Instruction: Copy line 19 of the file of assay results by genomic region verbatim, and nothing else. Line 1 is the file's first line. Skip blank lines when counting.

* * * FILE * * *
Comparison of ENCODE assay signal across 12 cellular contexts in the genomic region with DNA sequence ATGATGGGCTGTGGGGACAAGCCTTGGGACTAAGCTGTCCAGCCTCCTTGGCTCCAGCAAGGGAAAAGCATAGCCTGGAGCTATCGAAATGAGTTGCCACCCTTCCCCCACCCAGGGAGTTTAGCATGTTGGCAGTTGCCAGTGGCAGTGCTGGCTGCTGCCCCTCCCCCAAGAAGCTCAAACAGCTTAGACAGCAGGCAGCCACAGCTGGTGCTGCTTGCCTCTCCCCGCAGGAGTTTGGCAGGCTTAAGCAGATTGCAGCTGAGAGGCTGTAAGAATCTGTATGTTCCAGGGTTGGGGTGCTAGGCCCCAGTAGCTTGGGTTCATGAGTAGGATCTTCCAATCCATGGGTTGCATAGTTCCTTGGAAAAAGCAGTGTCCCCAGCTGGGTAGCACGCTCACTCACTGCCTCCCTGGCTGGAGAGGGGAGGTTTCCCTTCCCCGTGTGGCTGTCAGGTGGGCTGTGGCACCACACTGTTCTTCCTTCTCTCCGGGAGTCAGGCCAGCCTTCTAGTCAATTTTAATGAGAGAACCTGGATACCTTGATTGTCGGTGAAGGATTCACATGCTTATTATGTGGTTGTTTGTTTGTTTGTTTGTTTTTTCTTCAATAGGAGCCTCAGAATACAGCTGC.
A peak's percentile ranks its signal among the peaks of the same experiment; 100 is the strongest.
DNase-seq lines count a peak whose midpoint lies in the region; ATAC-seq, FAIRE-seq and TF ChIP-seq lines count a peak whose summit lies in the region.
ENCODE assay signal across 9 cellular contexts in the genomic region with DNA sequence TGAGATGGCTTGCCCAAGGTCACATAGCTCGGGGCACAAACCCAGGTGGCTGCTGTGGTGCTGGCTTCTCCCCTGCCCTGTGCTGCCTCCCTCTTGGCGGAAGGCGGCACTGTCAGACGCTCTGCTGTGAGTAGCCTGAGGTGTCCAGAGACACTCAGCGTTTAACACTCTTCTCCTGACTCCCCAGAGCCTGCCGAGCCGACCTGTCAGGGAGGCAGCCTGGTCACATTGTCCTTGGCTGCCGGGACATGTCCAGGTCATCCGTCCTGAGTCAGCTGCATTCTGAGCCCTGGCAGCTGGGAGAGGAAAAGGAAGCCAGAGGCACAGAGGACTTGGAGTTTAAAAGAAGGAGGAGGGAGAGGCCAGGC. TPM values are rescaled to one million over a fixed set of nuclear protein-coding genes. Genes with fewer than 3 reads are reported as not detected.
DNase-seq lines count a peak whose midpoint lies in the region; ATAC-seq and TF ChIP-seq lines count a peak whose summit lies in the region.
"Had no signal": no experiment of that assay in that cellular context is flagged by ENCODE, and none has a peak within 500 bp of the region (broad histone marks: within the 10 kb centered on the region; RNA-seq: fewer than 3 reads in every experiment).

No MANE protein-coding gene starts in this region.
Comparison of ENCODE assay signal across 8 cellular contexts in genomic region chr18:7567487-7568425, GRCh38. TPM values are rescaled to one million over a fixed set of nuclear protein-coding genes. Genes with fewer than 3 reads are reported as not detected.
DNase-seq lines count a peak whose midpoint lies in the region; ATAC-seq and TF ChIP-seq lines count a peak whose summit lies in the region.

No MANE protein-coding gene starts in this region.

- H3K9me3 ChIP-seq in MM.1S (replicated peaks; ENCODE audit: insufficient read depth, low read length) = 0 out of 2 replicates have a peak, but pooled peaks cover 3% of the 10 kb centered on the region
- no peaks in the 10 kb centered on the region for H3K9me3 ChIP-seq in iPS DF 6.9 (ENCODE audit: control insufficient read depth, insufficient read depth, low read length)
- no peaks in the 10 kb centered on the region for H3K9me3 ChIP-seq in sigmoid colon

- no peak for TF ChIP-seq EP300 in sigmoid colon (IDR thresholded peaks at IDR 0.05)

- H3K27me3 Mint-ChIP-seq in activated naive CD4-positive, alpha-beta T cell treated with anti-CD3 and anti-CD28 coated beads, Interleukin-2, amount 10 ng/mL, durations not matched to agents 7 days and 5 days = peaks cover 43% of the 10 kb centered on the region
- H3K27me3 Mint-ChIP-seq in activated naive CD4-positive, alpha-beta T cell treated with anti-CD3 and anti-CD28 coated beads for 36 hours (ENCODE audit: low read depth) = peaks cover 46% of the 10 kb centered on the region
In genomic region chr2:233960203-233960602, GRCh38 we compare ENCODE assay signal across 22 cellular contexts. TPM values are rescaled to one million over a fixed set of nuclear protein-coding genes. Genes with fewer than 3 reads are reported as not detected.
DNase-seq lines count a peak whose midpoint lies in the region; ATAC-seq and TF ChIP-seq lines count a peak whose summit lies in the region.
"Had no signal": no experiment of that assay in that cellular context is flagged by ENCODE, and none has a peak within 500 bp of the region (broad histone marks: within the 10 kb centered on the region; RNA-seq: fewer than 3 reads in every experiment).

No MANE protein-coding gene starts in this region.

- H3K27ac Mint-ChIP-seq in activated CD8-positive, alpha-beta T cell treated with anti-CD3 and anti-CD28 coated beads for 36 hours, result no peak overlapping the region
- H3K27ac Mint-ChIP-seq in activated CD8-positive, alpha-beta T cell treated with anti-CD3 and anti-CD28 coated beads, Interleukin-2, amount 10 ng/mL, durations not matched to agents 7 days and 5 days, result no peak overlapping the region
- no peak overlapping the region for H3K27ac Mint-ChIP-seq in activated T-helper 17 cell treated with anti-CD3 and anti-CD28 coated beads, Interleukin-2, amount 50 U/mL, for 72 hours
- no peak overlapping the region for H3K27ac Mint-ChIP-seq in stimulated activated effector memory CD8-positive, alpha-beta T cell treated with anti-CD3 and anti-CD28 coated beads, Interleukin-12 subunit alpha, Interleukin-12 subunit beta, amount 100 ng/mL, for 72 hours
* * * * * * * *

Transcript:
"Had no signal": no experiment of that assay in that cellular context is flagged by ENCODE, and none has a peak within 500 bp of the region (broad histone marks: within the 10 kb centered on the region; RNA-seq: fewer than 3 reads in every experiment).